After all people voted, we took the top five vote getters and then did an interrelation digraph. This process required us to put the five in a circle on a sheet of chart paper. Then we placed arrows connecting the five components. The head of the arrow pointed into the component most influenced by the other. Two-headed arrows were not allowed, as one component must always have a greater influence over the other. Once we went around the circle to determine the most influential factors, we counted the number of ‘intos’ and ‘outofs’. The one with the most ‘outofs’ was the one that had the greatest influence over the others. If we worked on this, it would help pivot the others. For Mt. Ararat Middle School, we found that Moral Purpose, the why we want to create a competency-based system, was our driving force, with four ‘outofs’ and no ‘intos’.

Next, we took our driver and created a bone diagram. In the upper right hand corner, we used the OPATH to create a description of what our future reality could look like. We then wrote a description of our current reality in the lower left corner of the bone. In the upper left corner, we placed all the things we were doing right to help us get to our new vision. In the lower right, we placed those things that would need to change to help us meet the vision.

The final step was to create a PDCA, a ReInventing School Coalition tool for goal setting. It stands for Plan, Do, Check, Adjust. The leadership team for the middle school set our goal to be “100% of our teachers will increase a step on the Customized Classroom Facilitator’s Continuum in any category those choose.” We also wanted to research and select a leadership framework that would guarantee our work would continue regardless of changes in leadership within the school.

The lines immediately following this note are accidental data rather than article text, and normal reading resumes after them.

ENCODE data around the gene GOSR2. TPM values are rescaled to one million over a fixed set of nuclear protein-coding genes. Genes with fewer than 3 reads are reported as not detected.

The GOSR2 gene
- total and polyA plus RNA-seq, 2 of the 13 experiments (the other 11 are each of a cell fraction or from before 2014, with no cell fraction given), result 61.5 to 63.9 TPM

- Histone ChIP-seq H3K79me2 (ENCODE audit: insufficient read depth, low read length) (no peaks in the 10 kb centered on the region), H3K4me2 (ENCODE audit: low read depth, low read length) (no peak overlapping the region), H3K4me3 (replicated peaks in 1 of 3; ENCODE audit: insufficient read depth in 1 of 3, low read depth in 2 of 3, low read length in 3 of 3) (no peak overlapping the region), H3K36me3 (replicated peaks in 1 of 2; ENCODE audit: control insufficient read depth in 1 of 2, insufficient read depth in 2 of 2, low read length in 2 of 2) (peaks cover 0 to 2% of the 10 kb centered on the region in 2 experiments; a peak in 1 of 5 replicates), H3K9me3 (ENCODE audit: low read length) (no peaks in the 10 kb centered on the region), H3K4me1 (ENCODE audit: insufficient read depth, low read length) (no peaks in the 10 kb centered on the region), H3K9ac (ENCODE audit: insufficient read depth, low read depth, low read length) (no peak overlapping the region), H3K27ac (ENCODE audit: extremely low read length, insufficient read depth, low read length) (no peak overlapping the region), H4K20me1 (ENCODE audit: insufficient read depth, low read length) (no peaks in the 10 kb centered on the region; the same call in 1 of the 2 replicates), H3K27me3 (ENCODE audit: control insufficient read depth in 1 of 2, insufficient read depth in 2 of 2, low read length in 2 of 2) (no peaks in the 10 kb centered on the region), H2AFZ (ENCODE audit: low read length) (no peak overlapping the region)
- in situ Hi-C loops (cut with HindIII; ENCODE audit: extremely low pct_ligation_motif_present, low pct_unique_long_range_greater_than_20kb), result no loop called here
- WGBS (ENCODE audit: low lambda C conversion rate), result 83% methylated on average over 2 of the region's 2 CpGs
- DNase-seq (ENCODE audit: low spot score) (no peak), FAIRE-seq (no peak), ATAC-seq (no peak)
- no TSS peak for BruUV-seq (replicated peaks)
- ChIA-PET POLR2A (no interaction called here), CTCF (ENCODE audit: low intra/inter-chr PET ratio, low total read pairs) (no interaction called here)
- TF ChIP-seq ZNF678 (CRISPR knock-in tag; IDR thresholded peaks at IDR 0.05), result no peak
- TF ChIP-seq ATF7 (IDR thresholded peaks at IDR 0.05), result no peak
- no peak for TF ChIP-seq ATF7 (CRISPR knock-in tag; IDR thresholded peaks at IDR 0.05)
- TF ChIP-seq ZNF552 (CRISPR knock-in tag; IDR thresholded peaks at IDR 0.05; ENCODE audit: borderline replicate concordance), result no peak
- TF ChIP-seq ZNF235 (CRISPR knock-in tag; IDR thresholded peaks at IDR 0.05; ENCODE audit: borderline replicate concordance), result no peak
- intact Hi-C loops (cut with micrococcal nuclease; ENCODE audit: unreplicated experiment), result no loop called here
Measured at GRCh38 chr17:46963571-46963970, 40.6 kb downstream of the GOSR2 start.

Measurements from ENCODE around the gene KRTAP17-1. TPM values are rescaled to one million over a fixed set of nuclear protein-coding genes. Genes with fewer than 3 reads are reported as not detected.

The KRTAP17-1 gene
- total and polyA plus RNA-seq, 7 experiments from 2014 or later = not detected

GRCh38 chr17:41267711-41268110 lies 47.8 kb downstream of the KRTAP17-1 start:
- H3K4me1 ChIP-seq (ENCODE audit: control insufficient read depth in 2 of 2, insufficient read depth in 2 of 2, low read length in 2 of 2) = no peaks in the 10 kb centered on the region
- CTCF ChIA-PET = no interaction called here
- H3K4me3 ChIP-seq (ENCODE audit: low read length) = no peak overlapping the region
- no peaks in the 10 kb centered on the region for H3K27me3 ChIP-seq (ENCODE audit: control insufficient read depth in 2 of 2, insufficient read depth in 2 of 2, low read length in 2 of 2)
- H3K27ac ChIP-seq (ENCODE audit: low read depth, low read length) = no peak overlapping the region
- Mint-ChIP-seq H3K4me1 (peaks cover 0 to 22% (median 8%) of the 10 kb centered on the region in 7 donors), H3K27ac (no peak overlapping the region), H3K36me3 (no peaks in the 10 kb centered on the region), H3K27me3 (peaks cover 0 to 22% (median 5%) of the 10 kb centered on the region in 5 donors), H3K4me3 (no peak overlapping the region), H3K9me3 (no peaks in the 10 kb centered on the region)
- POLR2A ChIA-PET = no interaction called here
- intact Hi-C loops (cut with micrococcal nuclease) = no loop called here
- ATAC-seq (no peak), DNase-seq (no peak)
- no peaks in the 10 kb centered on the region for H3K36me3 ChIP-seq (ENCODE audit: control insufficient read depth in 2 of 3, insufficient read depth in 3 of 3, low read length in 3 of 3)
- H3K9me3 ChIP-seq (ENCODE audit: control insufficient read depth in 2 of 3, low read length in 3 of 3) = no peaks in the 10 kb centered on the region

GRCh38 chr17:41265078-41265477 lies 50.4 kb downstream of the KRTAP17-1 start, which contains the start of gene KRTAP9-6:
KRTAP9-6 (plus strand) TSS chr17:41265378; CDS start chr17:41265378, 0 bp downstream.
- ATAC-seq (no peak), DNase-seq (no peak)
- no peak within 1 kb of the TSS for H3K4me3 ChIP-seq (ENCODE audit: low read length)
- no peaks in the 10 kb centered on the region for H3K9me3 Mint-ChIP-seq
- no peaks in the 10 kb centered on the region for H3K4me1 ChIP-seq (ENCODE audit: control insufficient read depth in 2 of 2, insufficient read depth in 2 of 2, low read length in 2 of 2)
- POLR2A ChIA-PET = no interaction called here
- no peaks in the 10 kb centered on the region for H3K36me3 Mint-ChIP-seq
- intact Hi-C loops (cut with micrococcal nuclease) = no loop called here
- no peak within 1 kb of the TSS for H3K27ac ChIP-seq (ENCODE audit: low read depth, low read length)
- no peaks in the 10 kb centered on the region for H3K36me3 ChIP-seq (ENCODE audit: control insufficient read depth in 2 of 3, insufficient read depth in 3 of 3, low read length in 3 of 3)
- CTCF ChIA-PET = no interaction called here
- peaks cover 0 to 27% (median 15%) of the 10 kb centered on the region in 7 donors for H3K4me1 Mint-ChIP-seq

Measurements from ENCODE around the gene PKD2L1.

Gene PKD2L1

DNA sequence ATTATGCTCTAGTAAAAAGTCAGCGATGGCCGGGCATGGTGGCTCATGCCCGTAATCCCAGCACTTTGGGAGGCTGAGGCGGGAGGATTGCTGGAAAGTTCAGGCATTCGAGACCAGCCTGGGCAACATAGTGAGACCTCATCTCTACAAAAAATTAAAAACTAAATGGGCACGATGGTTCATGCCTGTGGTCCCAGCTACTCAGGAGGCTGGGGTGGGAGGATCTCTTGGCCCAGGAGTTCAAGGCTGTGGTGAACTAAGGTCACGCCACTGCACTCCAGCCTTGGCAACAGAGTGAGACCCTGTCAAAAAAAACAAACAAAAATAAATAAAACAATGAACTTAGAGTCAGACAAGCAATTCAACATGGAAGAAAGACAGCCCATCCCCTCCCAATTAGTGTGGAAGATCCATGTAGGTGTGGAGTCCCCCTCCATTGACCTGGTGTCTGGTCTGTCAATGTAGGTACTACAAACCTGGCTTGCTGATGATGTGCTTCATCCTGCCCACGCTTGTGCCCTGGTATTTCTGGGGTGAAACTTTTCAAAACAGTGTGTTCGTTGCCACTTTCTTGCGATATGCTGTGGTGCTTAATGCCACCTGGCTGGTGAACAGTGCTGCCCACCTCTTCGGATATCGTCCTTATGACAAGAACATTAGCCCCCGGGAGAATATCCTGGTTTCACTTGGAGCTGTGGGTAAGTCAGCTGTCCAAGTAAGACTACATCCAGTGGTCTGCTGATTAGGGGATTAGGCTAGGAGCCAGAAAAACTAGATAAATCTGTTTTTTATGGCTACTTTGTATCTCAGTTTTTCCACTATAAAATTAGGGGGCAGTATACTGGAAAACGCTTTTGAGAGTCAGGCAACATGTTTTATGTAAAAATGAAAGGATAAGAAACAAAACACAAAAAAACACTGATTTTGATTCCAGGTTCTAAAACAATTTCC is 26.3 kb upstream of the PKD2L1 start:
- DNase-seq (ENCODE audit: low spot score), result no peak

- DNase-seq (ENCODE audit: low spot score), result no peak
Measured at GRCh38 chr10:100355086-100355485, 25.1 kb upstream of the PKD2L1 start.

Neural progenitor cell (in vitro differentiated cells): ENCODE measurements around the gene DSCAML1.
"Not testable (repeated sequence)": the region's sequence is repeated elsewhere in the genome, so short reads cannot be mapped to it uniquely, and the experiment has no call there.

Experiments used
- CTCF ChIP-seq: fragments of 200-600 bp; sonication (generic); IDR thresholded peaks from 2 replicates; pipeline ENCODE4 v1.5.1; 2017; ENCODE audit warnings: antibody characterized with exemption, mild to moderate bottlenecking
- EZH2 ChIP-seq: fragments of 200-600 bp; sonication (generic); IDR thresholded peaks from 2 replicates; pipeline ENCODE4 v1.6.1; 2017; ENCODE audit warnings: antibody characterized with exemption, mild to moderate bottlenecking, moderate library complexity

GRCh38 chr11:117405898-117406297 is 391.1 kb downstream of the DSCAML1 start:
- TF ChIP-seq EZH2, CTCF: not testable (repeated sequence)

The experience was rewarding and one of the best I have had in my time knowing ReInventing Schools. Our coach was able to customize the experience for each school by helping us to think about our school’s particular role within the system. While we are a district, we have control over our own domain within the whole. The processes he chose allowed all leaders to have a chance to weigh-in before asking them to buy-in. The PDCAs created will help each school support the entire system in making the framework a reality in our district, giving our students a consistent experience as they flow from school to school and classroom to classroom, building their capacity to be proficient and earn their diplomas.

About the Author

Bill Zima began his career as a zoo educator. Seeking something that was a bit more dynamic, he became a 7th grade science teacher. He is currently the superintendent at RSU2 in Maine. He is an original member of the Maine Cohort for Customized Learning, an organization of educators dedicated to the promotion of performance-based education systems in Maine. He is the author of "Learners Rule: Giving them a voice improves the culture of their classroom." You can follow him on Twitter (@zimaw) or reach him at zimaw (at) yahoo (dot) com.